The power of a circle

The power of a circle

When you find yourself wanting team dynamics to change, or wanting a specific relationship to improve, what do you do? Probably a lot of things. I’m guessing you work hard to brainstorm and apply many different approaches to drive growth.

But have you tried the circle trick? We tend to forget this strategy—or ignore it—for many reasons. Though somewhat painful to implement, it’s typically the most effective. And I promise, it will become more encouraging than painful after some practice.

Healthy relationships are the backbone and lifeblood of a strong organization. Let’s do everything in our power to foster them. 

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Using the 5 languages of appreciation

Using the 5 languages of appreciation

We tend to communicate with others using style norms that come most naturally to us—direct vs. indirect, people-focused vs. fact-focused, etc. While not inherently good or bad, our ability to effectively communicate and truly connect with colleagues improves when considering their preferred style, not just our own. This awareness of and adaptation to others’ preferences is known as the Platinum Rule: treat others the way they want to be treated.

This rule applies to all forms of communication, including how we demonstrate appreciation for others. On a subconscious level, your brain is continuously scanning for a sense of importance and belonging at work, asking questions such as: Am I valued here? Do others care about me? Is my work appreciated?

When we perceive negative responses to these questions, the brain experiences a social threat. What’s fascinating, and perhaps most alarming, is that the brain processes this social threat in the same way that it processes a physical threat. As the survival mechanism and emotional reaction take over, we lose access to the brain’s executive functions and critical thinking becomes somewhat inaccessible. Unfortunately, this is the part of our brain we need to keep online and functioning if we want to perform our best at work.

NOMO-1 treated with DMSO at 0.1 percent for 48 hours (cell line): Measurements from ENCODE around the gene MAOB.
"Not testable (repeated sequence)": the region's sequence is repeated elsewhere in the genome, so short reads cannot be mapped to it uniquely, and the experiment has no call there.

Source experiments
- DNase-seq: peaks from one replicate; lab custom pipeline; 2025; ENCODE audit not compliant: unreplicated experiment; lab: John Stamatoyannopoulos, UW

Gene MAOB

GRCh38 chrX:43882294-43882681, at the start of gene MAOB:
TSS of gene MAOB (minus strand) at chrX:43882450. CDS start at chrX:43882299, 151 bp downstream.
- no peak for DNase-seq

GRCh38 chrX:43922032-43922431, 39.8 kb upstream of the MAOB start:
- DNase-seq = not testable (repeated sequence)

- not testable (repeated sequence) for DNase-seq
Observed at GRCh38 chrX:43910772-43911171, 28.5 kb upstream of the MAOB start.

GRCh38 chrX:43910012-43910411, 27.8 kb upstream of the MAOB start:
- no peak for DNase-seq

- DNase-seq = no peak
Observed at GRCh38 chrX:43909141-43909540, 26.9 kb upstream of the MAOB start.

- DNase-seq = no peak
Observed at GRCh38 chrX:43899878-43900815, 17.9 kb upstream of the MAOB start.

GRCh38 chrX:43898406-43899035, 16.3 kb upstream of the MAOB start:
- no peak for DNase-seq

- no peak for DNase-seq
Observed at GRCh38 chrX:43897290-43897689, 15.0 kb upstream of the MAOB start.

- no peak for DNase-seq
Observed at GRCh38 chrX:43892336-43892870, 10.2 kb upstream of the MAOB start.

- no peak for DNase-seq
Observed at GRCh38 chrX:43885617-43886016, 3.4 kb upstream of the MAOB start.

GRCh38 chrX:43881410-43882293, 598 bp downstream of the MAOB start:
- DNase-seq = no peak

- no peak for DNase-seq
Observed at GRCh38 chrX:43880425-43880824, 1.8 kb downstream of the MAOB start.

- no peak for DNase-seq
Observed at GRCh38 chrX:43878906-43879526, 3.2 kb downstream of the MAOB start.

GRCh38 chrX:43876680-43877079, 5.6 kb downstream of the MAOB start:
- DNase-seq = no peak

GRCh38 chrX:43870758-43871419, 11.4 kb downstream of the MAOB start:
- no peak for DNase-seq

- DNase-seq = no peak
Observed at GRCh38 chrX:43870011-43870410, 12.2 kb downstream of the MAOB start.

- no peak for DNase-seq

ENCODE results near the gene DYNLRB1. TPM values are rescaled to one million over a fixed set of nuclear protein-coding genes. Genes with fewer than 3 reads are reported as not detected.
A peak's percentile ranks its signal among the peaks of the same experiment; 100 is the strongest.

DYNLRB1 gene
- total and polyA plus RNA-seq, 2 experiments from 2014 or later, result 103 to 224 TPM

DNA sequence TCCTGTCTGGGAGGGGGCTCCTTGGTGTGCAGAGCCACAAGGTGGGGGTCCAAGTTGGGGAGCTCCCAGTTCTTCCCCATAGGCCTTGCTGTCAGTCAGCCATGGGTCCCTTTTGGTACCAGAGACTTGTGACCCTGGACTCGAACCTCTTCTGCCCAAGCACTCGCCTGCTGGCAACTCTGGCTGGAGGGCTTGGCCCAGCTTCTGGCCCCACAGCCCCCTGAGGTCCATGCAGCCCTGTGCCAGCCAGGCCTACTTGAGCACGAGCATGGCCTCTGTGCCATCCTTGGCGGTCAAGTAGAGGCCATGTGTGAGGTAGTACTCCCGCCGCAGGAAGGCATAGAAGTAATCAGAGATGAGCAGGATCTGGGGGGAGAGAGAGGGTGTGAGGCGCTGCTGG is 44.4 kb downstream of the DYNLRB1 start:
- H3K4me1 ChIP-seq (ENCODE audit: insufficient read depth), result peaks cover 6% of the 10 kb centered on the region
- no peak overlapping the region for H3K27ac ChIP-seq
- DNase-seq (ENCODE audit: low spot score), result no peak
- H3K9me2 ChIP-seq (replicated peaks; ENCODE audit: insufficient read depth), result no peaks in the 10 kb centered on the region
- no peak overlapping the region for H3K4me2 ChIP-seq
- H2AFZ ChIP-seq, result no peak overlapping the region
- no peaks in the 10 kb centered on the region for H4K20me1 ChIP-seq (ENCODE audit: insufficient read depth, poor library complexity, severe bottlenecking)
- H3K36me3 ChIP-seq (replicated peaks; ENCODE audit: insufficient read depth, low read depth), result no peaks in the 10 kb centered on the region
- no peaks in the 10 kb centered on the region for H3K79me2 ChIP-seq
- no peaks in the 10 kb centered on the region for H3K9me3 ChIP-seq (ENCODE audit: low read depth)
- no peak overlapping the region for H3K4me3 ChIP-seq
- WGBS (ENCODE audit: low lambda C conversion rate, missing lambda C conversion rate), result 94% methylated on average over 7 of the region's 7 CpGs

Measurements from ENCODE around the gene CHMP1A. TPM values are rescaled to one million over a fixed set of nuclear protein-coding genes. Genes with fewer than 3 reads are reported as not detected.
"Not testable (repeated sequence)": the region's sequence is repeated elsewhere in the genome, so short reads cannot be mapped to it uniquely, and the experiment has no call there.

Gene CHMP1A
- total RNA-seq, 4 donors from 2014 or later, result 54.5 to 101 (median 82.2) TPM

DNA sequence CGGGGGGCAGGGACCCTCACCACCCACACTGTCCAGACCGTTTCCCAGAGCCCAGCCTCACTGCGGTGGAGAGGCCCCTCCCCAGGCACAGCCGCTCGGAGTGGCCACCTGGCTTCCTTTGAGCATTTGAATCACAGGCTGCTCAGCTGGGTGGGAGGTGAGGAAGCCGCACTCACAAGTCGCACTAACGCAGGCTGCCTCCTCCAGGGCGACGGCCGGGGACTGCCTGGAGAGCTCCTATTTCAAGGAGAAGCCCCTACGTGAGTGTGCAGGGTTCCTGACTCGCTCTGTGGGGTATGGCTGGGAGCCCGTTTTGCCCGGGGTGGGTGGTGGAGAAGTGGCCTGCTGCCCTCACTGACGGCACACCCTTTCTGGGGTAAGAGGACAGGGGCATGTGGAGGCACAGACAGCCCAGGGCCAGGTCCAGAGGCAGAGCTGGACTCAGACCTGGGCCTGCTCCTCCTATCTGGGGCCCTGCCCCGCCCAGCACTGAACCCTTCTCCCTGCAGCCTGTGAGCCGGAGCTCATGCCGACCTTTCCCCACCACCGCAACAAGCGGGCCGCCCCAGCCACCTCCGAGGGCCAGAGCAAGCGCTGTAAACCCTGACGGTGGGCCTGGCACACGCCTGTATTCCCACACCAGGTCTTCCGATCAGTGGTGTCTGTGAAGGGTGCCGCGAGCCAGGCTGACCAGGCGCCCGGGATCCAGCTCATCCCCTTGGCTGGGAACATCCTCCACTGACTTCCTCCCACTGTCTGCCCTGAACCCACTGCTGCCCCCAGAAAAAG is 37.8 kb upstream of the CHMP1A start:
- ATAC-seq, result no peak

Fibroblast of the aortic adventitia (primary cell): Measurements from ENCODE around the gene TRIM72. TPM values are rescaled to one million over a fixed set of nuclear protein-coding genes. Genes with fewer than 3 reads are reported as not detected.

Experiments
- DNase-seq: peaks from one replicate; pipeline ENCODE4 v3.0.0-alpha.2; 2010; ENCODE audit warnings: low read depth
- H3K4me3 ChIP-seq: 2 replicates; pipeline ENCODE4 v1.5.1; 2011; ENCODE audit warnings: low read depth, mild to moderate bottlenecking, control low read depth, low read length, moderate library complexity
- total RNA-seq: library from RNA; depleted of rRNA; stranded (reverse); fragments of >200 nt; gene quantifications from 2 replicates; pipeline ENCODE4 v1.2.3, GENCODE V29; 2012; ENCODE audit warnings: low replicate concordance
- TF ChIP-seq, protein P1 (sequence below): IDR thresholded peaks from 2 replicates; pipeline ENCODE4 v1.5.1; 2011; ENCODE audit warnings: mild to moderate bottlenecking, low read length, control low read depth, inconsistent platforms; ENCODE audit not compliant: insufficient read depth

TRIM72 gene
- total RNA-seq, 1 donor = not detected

The same applies to our employees and colleagues. If they don’t feel valued and appreciated, their brains experience this same reaction and they, too, lose access to their best thinking and work. That’s a problem.

So let’s ensure they do feel valued. Let’s intentionally communicate in a way that is meaningful to them. Each person’s language of appreciation is different, and we risk miscommunication when taking a “one size fits all” approach.

Using the five languages of appreciation, created by Drs. Gary Chapman and Paul White, can help you identify each employees’ preferred language and learn how to adjust your communication to better connect with them.

I recommend the following next steps.

1. Take the assessment. You can access the comprehensive Motivating By Appreciation assessment online or by purchasing the book. Alternatively, I’ve created a condensed version, influenced by my own question design over the past few years that I use in team workshops—download it here. (You’ll notice that I do not include “physical touch” in the assessment, but do offer tips for appropriately communicating it in the workplace in step 4 below.)